The Bald Eagle, Iowa

The Bald Eagle, Iowa
" I stand on the bridge for hours watching the birds and taking pictures with my powerful lens," said Lynette Cooke Upchurch in response to my questions on how long it took to get her wonderful pictures. The birds are magnificent soaring and swooping along currents of air. They did not look 'bald' to me in the true sense of the word, like our vultures do in India and so I wondered where the name The Bald Eagle (Haliaeetus leucocephalus) came from.

Reading up on the bird one sees that it was on June 20, 1782, that Congress chose the Bald Eagle as the national bird of the USA. In the old days, apparently bald meant white as well as hairless, which is why the bald eagle got its name. When the Europeans came into the US to settle, it is estimated there were 100,000 eagle pairs in 48 states. Slowly, by the 1960s, the winter counts averaged less than 4,000 eagles, and shockingly in Iowa, there were no known nesting pairs after 1905. This drastic decline was clearly attributed to man's direct persecution, habitat loss, and pesticide contamination.

Not willing to lose the bird, the country passed 'The Bald and Golden Eagle Protection Act,' in 1940 in an attempt to reverse the eagle’s decline. But that did not really help so a more comprehensive policy was passed to save the eagles and other species, from extinction. In 1978, Congress protected the Bald Eagle under the Endangered Species Act.

With this piece of legislature in place, and an increased awareness of and concern for bald eagles has lead to its recovery in numbers. The number of nesting pairs counted in the lower 48 states has gone from 417 in 1963 to over 9,000 in 2006! Iowa had its first bald eagle nest in over 70 years in 1977, and since then eagle nests have been reported in 86 of Iowa’s 99 counties.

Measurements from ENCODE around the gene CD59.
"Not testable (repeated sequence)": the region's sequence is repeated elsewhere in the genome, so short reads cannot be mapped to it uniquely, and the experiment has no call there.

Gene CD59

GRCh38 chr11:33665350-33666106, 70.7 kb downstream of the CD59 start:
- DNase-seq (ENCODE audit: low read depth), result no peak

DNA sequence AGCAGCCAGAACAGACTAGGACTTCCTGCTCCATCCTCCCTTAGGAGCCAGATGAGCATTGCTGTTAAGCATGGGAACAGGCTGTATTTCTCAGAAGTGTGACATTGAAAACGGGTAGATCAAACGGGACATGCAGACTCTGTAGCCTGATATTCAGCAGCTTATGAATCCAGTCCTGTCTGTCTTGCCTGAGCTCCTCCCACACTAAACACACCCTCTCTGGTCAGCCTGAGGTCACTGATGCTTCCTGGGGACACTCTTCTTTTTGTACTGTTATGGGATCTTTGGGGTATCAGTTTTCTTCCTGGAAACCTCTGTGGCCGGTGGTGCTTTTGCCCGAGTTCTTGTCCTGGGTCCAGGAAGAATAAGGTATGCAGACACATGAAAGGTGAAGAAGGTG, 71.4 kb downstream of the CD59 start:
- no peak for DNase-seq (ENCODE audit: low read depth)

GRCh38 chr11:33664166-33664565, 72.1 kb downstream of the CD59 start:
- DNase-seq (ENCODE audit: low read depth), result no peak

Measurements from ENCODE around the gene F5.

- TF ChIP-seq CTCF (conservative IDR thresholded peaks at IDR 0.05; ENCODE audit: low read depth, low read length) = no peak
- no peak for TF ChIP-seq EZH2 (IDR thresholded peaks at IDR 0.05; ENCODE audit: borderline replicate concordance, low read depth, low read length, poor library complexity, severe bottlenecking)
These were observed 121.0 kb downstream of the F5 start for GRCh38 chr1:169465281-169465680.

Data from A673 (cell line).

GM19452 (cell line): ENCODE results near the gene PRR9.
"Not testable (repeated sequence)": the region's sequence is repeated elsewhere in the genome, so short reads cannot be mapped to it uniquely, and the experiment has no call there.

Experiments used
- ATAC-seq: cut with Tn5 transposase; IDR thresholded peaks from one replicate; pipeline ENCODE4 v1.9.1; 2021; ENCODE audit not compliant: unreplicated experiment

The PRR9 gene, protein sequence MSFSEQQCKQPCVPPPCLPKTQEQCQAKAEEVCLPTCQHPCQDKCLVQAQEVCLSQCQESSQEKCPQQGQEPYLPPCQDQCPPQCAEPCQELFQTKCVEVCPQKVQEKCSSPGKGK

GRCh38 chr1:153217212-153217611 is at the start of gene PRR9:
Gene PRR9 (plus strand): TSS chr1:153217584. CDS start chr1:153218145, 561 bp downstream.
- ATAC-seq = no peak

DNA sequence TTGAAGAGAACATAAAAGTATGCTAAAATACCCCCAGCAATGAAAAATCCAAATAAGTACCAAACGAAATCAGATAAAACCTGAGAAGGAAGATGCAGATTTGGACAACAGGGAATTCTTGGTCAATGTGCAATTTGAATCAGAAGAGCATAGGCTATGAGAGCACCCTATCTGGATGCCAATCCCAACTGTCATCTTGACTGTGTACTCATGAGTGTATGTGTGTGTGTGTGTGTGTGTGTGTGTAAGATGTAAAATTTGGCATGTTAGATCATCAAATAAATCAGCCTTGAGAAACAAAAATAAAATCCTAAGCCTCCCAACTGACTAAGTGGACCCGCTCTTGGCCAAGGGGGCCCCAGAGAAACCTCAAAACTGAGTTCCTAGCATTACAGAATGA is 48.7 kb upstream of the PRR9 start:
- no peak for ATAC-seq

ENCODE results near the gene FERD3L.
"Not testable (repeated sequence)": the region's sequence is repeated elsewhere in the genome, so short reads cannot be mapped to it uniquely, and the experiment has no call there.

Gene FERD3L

There are currently 262 bald eagle territories classified as ‘active’ by the Iowa DNR. In order for a territory to be considered active, there has be nesting activity reported within the last three years.

Bald eagles have a life span of 20-30 years in the wild. Pairs tend to mate for life, returning to the same nest site year after year. The nest is usually built in an isolated, dominant tree with strong branches that is near water. The pair will defend the square mile surrounding it against any nesting competitors or predators. If their nest from the previous year is still there, the pair will simply add to it. As a result, nests can be seven feet wide, ten feet deep, and weigh as much as two tons.

The female lays two to three eggs at 4-day intervals. Both parents incubate, and after 35-40 days the eggs hatch. The chicks are called eaglets. The first two weeks of the eaglets’ life are when the parents are most sensitive to disruption. No human disturbance can be tolerated at this critical stage. If the parents are alarmed and fly off, they may not come back.

When an eaglet is three weeks old, it weighs 5 pounds and stands about 12” high. At week five, the eaglet enters the “ramage” stage, when feathers begin to replace the down.

Wing exercising to prepare for flight begins in week 8, and during the 9th week young eagles are often seen perching on the branches around the nest (earning them the nickname “branchers”

The young eagles fly for the first time when they are about 75 days old. Young stay near the nest site (eyrie) up to 5 more weeks

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